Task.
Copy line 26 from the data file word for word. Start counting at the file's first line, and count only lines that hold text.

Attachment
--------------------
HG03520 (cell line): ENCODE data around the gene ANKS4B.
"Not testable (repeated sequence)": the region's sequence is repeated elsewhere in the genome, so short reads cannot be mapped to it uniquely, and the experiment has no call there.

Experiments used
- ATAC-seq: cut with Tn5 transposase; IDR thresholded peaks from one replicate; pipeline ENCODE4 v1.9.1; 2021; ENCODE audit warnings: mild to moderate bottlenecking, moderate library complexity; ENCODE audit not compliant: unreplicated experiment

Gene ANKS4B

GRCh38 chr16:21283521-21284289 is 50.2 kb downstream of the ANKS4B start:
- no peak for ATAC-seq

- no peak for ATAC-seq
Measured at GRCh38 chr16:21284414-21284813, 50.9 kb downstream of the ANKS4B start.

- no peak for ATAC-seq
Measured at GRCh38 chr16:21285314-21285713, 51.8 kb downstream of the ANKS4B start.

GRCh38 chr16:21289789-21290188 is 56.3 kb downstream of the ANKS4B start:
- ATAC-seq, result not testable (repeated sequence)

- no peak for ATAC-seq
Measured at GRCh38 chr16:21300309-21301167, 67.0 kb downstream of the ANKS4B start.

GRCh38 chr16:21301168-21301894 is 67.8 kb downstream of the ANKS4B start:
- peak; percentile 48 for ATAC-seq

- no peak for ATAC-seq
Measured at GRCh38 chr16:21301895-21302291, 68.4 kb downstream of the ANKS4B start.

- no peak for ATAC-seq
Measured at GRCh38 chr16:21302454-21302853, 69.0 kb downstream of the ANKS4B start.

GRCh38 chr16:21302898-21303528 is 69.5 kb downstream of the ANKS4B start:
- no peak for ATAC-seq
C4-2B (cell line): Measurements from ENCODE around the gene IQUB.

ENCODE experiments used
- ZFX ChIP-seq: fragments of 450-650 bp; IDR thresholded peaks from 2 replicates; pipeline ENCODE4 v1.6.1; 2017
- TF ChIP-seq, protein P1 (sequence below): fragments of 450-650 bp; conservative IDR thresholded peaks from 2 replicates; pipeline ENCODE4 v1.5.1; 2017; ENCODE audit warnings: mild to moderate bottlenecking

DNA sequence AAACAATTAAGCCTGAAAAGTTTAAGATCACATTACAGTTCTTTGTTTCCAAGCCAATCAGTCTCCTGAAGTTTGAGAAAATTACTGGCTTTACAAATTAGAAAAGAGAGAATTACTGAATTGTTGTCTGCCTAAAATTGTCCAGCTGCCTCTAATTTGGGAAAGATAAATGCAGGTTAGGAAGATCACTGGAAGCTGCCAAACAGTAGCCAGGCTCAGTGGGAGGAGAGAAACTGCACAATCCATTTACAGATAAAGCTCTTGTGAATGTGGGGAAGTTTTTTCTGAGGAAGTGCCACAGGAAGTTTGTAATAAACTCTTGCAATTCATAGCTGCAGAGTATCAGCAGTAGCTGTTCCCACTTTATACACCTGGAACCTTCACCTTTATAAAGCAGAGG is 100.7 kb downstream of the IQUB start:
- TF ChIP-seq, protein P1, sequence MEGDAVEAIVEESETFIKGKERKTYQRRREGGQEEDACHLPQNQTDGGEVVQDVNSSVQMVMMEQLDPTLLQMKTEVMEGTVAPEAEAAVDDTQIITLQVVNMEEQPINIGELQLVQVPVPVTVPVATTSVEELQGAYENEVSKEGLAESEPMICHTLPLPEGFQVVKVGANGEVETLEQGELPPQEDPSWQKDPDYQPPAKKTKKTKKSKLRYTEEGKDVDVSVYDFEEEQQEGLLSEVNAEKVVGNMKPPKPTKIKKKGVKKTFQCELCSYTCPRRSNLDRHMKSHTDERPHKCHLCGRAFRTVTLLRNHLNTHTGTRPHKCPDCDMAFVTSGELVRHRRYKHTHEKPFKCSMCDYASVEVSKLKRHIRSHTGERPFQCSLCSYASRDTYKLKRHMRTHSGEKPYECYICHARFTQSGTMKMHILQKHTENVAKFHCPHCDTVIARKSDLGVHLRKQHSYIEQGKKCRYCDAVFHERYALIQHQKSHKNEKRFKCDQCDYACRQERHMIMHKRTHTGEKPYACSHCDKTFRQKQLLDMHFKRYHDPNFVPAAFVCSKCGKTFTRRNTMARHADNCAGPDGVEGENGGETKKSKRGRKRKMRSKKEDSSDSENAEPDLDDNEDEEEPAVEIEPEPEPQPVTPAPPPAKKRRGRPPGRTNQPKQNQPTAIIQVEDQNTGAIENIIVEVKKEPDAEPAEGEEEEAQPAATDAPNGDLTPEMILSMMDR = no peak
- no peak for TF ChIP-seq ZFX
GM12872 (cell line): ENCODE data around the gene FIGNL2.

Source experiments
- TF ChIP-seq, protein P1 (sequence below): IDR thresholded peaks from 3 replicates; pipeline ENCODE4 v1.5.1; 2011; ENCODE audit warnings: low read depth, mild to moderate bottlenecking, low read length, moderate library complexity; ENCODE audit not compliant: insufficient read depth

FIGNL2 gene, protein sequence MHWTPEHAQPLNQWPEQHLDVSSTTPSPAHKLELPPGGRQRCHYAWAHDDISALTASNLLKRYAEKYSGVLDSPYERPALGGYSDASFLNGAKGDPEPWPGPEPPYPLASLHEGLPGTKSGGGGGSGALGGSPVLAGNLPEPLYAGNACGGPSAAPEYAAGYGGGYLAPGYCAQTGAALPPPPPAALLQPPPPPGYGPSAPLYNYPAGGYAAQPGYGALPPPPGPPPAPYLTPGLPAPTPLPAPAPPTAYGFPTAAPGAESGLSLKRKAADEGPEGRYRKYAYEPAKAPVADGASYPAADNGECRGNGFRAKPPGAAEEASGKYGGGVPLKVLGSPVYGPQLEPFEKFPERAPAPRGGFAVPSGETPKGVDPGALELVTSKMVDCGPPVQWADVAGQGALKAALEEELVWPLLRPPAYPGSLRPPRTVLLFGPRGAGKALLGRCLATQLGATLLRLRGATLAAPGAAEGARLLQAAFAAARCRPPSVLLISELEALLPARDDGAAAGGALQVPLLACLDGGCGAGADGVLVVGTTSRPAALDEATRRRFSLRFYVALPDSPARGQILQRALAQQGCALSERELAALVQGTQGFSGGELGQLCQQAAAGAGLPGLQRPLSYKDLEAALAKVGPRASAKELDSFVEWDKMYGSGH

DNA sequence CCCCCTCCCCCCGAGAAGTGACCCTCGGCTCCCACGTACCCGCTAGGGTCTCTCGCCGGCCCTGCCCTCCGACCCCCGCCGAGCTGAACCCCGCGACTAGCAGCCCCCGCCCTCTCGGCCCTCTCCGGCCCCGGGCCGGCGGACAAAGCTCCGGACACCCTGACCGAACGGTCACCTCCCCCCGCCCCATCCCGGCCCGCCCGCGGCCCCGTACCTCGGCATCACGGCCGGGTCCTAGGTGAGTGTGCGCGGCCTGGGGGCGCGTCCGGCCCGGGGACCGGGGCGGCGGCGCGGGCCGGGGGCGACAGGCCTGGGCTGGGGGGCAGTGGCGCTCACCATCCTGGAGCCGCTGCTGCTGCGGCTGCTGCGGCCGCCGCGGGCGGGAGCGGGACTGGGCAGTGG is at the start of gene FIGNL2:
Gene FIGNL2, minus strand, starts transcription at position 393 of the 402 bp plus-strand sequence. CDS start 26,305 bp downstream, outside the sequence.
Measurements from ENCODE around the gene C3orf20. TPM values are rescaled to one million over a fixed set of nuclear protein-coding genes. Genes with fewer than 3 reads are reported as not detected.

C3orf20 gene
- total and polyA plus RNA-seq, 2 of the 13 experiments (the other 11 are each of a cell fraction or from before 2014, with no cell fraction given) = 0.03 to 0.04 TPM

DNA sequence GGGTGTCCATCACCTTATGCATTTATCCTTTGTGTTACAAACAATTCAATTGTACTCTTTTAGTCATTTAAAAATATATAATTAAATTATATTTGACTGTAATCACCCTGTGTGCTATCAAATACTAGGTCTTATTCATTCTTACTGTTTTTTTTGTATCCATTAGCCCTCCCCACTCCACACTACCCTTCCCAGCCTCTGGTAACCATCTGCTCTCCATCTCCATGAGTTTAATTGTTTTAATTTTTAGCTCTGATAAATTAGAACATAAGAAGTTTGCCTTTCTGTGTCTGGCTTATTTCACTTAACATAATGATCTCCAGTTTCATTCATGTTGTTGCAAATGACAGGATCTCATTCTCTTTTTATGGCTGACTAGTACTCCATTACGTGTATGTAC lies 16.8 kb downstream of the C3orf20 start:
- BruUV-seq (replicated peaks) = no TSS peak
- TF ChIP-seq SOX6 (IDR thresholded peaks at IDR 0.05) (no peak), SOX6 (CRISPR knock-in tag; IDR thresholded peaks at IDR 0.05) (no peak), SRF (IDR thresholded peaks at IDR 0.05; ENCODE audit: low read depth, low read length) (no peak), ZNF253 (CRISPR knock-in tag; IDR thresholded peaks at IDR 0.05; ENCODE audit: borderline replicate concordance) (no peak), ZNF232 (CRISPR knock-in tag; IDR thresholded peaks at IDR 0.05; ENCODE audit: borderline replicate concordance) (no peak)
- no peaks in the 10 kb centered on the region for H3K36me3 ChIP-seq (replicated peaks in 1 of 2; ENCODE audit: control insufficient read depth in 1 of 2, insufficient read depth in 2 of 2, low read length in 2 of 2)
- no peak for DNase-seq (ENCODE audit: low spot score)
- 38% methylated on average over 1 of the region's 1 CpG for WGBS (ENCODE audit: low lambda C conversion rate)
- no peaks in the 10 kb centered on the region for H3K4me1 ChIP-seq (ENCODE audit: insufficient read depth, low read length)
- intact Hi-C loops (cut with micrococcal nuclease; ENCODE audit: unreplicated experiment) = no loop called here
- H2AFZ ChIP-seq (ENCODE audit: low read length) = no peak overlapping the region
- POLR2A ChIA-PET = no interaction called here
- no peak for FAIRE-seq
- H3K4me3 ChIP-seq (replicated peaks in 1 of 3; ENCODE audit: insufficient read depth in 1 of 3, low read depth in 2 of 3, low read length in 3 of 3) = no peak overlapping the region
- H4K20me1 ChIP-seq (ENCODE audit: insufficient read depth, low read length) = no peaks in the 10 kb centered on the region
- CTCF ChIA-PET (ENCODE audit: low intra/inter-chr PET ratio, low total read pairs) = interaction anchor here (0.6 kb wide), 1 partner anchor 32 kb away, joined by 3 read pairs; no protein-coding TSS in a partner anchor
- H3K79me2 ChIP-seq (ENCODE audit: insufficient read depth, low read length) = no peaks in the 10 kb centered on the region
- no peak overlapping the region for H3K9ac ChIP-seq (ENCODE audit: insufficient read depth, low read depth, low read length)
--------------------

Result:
- ZFX ChIP-seq: fragments of 450-650 bp; IDR thresholded peaks from 2 replicates; pipeline ENCODE4 v1.6.1; 2017